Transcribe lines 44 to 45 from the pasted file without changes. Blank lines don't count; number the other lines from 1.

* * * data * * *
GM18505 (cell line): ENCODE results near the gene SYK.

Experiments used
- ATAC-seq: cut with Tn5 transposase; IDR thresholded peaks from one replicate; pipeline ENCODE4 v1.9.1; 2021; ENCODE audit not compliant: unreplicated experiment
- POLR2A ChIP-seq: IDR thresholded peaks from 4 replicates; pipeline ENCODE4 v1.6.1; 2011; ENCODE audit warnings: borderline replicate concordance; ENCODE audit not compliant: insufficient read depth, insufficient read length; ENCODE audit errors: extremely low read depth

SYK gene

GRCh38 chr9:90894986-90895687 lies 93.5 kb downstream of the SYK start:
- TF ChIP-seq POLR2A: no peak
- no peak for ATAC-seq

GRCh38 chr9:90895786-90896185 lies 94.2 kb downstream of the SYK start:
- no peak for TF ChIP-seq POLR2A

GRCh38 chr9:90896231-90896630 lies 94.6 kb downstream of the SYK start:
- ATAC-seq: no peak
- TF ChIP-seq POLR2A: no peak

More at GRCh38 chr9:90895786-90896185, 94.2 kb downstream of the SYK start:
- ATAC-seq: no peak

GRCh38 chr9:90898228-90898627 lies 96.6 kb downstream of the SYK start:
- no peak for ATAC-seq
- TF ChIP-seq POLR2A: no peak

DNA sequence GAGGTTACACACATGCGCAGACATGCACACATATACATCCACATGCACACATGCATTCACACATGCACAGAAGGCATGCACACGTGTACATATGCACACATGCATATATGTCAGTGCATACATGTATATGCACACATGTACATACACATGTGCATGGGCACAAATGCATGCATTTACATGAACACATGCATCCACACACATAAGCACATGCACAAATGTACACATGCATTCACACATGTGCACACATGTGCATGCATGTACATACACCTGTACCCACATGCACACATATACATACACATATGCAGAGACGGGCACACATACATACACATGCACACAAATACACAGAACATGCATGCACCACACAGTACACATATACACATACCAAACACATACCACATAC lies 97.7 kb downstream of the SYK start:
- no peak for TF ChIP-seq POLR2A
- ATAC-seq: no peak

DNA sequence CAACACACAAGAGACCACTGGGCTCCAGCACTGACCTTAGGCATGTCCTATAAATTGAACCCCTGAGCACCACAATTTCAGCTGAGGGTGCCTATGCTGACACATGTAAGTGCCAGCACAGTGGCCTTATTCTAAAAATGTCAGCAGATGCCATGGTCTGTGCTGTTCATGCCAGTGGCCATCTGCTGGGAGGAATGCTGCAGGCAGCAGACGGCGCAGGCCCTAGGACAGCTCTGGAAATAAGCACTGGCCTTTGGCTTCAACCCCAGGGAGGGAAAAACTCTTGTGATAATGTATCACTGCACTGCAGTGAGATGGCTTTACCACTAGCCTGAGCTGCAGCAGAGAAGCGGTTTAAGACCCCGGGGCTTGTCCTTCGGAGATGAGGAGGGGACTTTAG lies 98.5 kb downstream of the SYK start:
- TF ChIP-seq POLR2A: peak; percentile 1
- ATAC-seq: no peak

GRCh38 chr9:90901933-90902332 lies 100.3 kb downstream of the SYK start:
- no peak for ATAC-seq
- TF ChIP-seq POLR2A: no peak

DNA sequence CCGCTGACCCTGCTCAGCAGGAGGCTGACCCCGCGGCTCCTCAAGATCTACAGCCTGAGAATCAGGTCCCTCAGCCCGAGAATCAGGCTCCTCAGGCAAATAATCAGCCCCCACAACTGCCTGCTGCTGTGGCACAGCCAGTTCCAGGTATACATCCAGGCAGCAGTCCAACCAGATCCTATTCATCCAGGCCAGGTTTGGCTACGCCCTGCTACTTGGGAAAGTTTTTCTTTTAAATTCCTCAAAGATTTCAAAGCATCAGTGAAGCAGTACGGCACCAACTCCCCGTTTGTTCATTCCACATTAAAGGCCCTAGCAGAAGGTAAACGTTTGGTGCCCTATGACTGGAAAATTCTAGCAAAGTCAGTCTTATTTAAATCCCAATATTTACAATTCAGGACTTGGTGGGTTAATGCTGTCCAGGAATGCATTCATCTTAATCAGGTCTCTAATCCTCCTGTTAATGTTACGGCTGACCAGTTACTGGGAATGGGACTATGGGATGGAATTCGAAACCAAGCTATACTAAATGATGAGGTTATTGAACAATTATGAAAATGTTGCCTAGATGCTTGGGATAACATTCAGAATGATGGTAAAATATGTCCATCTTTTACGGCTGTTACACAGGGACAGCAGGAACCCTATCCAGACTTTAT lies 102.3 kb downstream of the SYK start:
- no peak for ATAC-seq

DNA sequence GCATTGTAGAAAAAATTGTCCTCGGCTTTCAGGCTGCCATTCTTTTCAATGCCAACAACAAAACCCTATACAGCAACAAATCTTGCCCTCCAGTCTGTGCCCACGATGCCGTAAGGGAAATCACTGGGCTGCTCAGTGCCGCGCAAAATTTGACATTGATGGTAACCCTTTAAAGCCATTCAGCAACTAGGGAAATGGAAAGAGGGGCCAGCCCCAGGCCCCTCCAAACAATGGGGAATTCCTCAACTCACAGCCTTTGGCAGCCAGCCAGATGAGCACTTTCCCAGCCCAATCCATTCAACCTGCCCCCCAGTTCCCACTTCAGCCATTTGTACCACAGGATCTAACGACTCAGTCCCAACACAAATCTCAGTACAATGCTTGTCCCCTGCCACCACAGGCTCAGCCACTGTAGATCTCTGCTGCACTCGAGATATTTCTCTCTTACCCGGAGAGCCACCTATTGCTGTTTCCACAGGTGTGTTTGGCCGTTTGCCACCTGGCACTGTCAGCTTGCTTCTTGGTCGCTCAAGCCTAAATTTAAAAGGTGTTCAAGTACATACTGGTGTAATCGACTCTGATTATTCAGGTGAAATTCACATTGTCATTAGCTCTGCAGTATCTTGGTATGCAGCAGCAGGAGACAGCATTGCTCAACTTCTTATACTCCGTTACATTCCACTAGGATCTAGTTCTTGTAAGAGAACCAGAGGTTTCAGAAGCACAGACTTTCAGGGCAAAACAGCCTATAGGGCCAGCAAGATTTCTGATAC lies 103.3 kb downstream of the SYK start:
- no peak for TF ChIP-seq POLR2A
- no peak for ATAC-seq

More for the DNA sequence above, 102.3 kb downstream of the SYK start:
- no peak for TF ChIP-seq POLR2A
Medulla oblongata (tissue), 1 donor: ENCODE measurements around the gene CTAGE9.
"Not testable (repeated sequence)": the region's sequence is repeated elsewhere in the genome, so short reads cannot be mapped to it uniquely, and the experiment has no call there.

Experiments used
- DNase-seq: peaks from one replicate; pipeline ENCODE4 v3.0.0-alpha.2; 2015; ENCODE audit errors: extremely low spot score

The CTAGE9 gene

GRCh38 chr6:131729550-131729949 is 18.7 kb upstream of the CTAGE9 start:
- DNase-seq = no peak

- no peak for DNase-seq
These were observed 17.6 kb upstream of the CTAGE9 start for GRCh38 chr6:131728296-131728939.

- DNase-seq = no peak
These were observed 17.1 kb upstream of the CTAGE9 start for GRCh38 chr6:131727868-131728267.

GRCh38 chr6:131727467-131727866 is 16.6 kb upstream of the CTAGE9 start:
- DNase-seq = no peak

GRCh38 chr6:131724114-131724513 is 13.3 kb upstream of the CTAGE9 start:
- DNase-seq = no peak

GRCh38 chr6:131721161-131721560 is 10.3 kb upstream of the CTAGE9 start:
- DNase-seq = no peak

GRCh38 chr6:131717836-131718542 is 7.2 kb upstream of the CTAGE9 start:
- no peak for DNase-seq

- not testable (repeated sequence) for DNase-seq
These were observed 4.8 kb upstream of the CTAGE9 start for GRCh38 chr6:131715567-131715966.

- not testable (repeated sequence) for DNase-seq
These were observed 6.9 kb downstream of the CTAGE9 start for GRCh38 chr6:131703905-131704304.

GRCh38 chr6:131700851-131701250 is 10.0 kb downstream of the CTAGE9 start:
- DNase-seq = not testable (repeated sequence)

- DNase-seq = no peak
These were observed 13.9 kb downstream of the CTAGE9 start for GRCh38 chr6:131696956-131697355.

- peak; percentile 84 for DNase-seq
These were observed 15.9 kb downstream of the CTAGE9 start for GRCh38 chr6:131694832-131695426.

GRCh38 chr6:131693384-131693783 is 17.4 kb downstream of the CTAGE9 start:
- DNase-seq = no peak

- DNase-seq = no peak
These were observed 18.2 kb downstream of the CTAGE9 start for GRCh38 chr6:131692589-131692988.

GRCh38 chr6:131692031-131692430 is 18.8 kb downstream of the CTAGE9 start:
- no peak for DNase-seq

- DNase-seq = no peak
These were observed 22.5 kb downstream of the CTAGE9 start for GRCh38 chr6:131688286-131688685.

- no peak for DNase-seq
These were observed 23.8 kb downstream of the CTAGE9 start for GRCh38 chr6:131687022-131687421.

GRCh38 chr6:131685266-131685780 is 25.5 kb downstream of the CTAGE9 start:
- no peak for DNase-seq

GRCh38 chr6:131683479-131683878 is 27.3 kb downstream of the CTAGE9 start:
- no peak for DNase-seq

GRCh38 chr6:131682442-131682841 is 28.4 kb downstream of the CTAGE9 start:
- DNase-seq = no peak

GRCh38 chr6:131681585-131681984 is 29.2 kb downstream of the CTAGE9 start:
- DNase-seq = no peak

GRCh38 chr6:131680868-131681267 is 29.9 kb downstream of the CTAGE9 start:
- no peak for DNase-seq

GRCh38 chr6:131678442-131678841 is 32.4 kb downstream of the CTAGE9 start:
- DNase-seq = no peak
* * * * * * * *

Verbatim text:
- DNase-seq = no peak
These were observed 17.1 kb upstream of the CTAGE9 start for GRCh38 chr6:131727868-131728267.